You know how Apple keynote attendees will cheer wildly for the simplest, littlest new features? It’s laughable at times when Craig Federighi gets a standing ovation for a new obscure two finger gesture on the trackpad in Mail on OS X. (OK, that’s a bit of an exaggeration, but not by much, really…)
How does that happen? Is the power of the Reality Distortion Field so great that otherwise smart and logical people lose their minds?
Well, yes, there’s some of that. There’s also sleep deprivation. Those people in the first twenty rows were probably camped out on a cold San Francisco sidewalk six hours before the keynote began. They want to be excited by something, so they’re eager to applaud.
It’s a similar thing to the way stand-up comedians often get easier laughs from people who come in expecting to laugh and are eager to laugh, or magicians wow people with tricks because the people want to be astounded, even if they could figure out how it was done with two seconds thought.
But I think there’s another bigger reason to all of this, and it’s something that’s been on a slide in the last couple WWDCs.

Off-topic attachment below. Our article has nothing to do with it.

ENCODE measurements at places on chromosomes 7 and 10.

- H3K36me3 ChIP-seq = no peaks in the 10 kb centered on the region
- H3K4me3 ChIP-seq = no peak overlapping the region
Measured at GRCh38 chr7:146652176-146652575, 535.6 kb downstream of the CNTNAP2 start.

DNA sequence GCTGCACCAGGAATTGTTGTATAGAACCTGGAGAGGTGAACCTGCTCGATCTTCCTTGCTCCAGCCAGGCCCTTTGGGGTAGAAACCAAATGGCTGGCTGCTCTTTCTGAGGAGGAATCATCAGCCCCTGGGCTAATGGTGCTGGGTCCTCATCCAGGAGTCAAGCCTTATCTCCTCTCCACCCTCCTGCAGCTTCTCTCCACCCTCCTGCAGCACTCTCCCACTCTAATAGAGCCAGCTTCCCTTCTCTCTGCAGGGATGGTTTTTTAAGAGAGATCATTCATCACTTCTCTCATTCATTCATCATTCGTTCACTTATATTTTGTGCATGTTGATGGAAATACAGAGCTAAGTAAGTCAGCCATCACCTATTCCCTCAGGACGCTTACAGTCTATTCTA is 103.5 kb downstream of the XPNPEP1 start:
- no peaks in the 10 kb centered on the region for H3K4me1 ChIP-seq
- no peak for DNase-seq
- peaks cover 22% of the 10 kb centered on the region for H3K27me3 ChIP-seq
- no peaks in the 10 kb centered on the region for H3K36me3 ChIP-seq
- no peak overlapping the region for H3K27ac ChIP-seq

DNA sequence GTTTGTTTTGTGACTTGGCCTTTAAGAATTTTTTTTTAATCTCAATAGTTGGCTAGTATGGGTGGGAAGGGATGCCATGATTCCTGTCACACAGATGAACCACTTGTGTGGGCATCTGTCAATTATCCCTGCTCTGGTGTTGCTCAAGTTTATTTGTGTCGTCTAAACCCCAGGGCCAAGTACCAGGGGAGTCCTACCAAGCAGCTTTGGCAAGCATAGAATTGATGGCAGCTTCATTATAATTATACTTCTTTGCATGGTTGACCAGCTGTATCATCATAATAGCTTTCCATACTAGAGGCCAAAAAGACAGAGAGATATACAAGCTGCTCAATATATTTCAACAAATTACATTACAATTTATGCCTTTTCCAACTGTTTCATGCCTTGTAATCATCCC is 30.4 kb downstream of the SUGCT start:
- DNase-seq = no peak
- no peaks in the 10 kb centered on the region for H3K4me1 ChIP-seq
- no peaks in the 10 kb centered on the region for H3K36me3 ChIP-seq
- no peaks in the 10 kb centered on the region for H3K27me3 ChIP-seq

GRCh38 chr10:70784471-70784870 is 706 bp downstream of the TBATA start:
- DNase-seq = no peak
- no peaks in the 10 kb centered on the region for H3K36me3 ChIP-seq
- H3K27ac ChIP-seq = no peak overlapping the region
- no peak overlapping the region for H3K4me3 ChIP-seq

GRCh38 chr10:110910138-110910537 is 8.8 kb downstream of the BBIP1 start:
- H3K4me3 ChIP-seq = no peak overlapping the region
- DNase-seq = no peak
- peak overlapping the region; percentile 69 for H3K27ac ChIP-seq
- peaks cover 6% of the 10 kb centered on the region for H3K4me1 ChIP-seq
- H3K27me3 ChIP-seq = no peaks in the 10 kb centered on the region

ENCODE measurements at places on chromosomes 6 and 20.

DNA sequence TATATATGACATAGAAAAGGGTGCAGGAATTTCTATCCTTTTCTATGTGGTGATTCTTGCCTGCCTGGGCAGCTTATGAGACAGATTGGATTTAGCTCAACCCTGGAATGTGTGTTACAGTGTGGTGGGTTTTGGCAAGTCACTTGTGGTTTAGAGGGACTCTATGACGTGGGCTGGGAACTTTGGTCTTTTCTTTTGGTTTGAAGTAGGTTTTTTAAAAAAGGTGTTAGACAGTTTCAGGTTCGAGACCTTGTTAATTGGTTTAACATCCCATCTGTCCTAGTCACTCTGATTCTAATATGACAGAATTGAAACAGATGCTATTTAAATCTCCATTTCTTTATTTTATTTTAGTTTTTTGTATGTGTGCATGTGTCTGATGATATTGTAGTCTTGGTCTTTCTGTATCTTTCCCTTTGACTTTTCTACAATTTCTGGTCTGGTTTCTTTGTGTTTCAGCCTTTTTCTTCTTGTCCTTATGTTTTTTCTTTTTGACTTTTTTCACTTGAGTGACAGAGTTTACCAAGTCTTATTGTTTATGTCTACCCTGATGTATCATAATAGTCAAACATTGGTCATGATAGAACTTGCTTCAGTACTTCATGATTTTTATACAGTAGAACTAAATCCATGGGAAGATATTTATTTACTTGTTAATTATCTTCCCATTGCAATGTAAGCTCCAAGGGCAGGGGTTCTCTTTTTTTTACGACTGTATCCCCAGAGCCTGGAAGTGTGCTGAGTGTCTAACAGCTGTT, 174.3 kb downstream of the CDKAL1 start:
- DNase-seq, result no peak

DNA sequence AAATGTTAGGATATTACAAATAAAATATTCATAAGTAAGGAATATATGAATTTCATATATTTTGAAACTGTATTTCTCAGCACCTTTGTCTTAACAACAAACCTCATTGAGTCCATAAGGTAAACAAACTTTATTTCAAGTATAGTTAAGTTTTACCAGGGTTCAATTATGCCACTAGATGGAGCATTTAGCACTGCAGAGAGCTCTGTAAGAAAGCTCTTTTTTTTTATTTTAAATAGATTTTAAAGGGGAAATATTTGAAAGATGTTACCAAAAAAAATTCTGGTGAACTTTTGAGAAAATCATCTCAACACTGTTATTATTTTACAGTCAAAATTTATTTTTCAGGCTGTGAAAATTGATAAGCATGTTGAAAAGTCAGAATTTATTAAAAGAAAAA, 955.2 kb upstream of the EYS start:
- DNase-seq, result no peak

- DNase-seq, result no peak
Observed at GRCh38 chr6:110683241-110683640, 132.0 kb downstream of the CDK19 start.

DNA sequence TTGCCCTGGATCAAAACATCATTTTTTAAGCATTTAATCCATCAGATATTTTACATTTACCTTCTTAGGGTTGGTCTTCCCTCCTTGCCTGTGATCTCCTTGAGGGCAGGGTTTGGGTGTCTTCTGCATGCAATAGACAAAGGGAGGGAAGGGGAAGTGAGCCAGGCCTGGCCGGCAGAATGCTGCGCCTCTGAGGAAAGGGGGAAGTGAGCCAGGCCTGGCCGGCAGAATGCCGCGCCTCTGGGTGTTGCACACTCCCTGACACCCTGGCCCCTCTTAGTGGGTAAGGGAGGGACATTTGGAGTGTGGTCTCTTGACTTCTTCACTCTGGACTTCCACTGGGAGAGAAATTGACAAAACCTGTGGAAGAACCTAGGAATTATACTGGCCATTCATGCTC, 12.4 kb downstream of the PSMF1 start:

80% of attendees are first timers.
For these people, it’s like Christmas morning. They’ve wanted to attend a keynote for years. They won the Apple lottery to land a ticket for themselves. This is the Big Event of the week. Their excitement is doubled, compared to anyone else’s. And there’s more of them than anyone else.
I’m not saying the newbies are ruining WWDC or anything. Heck, I’ve never been to one and I’d likely be just as excitable and want to hoot and holler for anything. Glass houses, etc. etc. I’m just saying it helps to explain why the developers are so likely to cheer for relatively minor things.
And don’t think Apple Marketing doesn’t know this, too. They want that cheering at the Keynote. If the 80% won’t do it, they’ll have Apple employees scattered in the crowd to help kickstart it… ;–)